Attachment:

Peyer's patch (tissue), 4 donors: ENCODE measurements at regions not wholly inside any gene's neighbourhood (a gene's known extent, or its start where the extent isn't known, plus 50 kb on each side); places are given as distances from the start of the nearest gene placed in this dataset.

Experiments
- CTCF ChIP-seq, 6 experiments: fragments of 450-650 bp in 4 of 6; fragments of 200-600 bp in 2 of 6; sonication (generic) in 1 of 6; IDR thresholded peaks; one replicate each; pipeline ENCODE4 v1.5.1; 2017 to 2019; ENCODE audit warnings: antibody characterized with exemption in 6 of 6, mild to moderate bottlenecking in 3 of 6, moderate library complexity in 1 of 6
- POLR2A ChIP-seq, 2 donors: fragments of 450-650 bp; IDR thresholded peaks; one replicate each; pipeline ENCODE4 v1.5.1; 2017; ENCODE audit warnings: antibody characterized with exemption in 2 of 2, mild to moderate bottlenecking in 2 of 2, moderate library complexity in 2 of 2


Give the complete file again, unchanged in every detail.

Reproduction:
Peyer's patch (tissue), 4 donors: ENCODE measurements at regions not wholly inside any gene's neighbourhood (a gene's known extent, or its start where the extent isn't known, plus 50 kb on each side); places are given as distances from the start of the nearest gene placed in this dataset.

Experiments
- CTCF ChIP-seq, 6 experiments: fragments of 450-650 bp in 4 of 6; fragments of 200-600 bp in 2 of 6; sonication (generic) in 1 of 6; IDR thresholded peaks; one replicate each; pipeline ENCODE4 v1.5.1; 2017 to 2019; ENCODE audit warnings: antibody characterized with exemption in 6 of 6, mild to moderate bottlenecking in 3 of 6, moderate library complexity in 1 of 6
- POLR2A ChIP-seq, 2 donors: fragments of 450-650 bp; IDR thresholded peaks; one replicate each; pipeline ENCODE4 v1.5.1; 2017; ENCODE audit warnings: antibody characterized with exemption in 2 of 2, mild to moderate bottlenecking in 2 of 2, moderate library complexity in 2 of 2